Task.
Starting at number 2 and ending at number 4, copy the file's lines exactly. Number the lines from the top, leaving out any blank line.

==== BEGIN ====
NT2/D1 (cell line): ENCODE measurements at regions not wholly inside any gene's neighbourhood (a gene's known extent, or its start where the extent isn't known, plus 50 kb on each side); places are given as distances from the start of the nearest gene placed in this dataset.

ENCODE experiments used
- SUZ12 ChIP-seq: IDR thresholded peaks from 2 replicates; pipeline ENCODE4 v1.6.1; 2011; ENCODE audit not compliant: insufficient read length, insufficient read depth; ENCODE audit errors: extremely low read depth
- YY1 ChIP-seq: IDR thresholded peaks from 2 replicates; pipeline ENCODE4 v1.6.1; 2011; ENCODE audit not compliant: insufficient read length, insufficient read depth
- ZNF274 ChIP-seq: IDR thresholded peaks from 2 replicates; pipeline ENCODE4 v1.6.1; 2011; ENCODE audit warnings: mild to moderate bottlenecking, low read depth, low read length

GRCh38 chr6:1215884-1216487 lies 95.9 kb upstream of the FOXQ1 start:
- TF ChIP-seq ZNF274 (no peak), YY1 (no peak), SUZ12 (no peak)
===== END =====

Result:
ENCODE experiments used
- SUZ12 ChIP-seq: IDR thresholded peaks from 2 replicates; pipeline ENCODE4 v1.6.1; 2011; ENCODE audit not compliant: insufficient read length, insufficient read depth; ENCODE audit errors: extremely low read depth
- YY1 ChIP-seq: IDR thresholded peaks from 2 replicates; pipeline ENCODE4 v1.6.1; 2011; ENCODE audit not compliant: insufficient read length, insufficient read depth